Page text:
Martin Bryant, editor of The Next Web, responded stating "Adblockers are immoral... proud ad-blocking folk out there are happily starving sites (that they rely on for information and entertainment) of vital income." How can anyone argue with the need to compensate those who provide us with the information - and other content - we consume?
When my reading of an article is so severely impeded by advertising, I find myself with two choices, either I stop reading that content or I block ads. That example, from nearly a year ago, is relatively innocuous compared with some of the more recent display formats. So my question for publishers is: do you want to lose revenue because your readers can't abide the awful experience and walk away; or because they block your ads?
I mostly consume text media on my phone and I don't run an adblocker on it. Instead, when I find a publisher repeatedly using overly intrusive advertising, I stop reading, unfollow them on Twitter and permanently abandon them. That means publishers with better user experience policies get more attention from me. Am I the only one who does this?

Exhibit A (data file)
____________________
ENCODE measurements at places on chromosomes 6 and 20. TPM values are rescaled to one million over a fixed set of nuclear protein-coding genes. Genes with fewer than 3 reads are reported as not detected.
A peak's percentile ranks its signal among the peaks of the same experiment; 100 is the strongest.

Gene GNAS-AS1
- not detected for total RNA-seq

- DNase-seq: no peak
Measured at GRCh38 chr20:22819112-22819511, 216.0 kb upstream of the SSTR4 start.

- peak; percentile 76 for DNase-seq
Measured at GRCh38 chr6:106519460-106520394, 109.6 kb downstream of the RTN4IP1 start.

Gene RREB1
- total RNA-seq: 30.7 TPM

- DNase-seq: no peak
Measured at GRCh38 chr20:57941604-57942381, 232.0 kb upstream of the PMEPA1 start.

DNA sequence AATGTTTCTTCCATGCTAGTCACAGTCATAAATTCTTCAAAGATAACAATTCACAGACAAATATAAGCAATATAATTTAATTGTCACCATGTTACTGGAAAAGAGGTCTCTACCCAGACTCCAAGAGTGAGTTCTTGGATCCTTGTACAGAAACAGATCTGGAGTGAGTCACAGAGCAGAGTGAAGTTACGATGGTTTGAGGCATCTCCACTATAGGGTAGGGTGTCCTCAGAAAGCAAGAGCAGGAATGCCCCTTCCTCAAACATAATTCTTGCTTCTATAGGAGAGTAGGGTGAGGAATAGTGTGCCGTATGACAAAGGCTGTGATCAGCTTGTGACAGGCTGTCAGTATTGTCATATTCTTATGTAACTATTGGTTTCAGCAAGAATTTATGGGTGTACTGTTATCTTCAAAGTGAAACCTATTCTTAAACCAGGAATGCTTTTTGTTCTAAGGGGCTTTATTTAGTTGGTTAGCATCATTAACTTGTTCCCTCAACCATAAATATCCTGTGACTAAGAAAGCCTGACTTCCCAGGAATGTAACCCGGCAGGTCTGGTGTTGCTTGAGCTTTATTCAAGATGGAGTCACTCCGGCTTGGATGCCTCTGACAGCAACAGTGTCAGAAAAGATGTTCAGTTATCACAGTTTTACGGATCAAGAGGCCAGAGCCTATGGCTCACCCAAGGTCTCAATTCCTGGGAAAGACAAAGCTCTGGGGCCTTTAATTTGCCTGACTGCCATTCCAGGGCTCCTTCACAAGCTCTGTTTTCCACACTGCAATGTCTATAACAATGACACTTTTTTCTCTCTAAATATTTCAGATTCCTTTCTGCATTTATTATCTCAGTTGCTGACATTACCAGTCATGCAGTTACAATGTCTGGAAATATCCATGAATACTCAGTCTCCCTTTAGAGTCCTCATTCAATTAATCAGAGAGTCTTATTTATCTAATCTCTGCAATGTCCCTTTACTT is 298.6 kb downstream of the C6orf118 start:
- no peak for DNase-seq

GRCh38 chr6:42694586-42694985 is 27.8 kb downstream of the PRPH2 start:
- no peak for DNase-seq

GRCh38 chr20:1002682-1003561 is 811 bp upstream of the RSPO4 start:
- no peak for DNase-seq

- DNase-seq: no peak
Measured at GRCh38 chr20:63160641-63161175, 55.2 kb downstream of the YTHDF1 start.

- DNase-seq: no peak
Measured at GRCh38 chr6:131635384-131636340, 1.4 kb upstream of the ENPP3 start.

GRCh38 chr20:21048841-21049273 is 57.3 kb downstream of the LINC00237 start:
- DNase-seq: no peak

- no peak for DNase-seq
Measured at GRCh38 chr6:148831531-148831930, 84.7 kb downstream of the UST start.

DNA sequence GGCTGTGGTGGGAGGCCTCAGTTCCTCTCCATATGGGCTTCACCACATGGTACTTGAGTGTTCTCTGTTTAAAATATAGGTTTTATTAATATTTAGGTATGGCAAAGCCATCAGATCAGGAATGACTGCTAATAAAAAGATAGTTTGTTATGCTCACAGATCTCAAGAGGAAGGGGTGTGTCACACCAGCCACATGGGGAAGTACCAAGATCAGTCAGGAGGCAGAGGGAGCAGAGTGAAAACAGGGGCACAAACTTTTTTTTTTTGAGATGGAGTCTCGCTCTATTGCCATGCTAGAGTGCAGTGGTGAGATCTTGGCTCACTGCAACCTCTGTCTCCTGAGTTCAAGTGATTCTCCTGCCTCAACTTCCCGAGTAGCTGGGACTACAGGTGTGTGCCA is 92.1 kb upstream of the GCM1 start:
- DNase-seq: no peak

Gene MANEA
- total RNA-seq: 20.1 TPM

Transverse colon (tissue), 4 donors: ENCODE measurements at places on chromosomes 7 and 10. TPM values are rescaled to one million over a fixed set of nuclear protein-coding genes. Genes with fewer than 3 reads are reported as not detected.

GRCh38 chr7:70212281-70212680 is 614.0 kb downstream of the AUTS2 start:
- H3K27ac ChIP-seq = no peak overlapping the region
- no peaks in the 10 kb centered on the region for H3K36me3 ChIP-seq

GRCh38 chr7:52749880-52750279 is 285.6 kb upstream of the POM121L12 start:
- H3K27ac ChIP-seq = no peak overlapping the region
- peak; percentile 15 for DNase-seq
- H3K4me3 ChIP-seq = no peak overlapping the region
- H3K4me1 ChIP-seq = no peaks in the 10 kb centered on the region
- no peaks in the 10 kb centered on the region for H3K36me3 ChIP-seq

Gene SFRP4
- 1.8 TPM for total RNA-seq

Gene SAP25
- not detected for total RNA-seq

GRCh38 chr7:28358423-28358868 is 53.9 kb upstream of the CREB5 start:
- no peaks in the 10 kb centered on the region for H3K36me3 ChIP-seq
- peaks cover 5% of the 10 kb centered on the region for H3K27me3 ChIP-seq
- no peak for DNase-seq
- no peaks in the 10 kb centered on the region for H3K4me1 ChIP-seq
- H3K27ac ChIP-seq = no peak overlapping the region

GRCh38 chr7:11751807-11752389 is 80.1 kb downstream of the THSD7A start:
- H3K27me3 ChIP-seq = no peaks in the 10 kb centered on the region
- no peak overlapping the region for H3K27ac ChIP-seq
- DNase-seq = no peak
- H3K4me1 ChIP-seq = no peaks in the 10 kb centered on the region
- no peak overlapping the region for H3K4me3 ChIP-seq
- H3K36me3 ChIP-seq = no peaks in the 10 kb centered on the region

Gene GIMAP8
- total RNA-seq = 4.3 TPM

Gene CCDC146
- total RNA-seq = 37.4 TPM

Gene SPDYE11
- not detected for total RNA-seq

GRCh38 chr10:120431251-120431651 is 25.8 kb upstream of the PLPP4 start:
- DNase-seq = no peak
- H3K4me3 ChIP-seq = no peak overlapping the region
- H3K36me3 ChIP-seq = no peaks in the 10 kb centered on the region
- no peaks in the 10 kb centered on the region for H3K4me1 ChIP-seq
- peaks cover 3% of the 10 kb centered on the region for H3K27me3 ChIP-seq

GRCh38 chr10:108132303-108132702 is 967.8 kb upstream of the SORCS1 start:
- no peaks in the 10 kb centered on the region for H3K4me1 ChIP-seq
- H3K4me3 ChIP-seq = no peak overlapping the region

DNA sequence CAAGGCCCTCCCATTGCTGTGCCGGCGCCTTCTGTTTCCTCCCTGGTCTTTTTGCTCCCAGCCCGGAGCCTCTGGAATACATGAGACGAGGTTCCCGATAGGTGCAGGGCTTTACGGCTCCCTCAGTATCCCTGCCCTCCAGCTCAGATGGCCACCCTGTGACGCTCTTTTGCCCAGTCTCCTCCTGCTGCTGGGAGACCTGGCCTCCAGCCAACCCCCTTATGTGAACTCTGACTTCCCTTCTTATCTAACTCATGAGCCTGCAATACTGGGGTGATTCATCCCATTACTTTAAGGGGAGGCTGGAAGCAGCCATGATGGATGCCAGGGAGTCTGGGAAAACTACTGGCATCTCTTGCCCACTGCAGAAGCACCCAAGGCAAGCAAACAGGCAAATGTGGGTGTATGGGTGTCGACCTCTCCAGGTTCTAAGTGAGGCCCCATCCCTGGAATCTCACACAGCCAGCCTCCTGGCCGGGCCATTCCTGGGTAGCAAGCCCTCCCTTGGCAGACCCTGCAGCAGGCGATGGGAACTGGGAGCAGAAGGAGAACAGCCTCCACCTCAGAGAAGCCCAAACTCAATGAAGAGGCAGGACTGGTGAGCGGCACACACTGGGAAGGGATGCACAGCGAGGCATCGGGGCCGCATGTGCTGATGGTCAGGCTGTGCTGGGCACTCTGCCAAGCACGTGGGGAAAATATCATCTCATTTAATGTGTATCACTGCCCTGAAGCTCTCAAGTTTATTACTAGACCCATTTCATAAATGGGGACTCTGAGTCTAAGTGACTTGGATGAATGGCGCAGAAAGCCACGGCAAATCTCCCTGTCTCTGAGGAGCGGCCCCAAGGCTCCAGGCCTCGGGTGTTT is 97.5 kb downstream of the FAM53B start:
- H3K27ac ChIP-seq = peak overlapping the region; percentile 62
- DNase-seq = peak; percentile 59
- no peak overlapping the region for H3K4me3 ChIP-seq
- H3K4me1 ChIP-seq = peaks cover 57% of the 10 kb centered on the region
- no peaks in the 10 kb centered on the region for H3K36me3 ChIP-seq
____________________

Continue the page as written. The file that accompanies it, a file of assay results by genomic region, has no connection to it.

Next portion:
As Martin Bryant says, advertising fuels much of the web. Much of the work I have done in the past ten years has relied largely on advertising revenue. Yet the "give-and-take" of which he speaks too often is not correctly set. Ads should at most feel like passing through security but sometimes feel like a trip to the back room and an unwarranted cavity search.
Readers should not block ads; ads should not block readers.
The Next Web has apparently been working on developing 'ads so good you want to share them'. Says Martin Bryant:
We’re still perfecting the format, but I’m proud that the company I work for is trying to create ads that people won’t want to block in the first place.As I said last week, user experience is a source of competitive advantage.